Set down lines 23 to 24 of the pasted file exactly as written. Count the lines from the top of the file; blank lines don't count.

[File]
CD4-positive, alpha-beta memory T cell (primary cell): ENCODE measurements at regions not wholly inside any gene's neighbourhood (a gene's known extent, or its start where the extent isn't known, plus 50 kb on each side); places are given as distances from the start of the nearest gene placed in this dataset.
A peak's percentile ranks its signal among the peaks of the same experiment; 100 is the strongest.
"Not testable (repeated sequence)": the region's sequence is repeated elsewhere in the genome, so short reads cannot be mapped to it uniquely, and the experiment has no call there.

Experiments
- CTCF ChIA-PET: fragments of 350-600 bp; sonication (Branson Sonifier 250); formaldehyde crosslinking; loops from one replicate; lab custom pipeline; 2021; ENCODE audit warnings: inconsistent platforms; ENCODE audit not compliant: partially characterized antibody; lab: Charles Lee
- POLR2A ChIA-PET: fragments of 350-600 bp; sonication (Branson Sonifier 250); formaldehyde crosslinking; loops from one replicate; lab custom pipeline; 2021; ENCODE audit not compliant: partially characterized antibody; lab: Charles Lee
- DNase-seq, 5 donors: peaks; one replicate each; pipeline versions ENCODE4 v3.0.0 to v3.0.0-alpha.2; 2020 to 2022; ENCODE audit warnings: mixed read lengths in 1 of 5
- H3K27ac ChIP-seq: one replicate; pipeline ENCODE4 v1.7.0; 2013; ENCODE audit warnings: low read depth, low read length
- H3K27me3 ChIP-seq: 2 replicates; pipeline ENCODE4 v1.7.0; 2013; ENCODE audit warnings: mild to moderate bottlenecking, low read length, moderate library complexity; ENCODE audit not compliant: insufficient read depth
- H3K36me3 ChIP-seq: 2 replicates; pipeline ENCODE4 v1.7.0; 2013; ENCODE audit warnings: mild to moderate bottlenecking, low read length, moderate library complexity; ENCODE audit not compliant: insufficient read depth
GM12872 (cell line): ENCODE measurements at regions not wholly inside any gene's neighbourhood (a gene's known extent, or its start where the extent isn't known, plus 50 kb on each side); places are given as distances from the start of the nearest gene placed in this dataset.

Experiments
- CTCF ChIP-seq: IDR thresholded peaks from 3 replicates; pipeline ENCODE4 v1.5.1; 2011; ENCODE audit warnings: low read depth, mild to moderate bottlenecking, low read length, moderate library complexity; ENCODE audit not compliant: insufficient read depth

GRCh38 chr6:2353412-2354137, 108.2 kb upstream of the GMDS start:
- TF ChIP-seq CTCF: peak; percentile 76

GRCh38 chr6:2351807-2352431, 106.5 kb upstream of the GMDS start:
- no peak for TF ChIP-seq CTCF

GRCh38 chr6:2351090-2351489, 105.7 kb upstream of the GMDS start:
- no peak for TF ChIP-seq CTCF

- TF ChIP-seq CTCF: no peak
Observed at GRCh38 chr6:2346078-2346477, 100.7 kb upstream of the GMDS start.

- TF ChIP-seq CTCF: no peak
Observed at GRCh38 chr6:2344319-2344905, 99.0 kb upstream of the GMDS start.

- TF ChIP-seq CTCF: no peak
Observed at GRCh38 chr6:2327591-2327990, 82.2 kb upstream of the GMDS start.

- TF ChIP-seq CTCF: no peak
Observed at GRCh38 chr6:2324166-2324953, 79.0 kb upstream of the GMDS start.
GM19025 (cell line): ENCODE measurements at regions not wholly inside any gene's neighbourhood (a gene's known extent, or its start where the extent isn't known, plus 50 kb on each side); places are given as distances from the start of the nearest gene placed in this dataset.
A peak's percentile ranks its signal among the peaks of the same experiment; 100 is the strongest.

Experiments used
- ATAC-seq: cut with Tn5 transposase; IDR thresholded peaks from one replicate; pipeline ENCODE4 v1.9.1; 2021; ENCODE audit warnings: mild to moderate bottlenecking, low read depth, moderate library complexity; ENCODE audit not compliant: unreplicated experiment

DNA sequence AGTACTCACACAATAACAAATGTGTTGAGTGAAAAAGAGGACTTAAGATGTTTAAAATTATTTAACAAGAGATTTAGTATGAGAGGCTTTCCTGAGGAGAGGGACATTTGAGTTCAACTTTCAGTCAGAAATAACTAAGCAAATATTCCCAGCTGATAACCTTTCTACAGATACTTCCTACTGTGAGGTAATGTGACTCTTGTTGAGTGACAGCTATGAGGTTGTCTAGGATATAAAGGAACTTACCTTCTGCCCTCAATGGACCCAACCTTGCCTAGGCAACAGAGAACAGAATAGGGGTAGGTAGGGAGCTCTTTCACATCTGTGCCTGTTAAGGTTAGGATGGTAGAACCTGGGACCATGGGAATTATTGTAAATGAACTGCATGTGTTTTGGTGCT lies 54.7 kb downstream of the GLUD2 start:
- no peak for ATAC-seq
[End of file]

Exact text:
Observed at GRCh38 chr6:2344319-2344905, 99.0 kb upstream of the GMDS start.

- TF ChIP-seq CTCF: no peak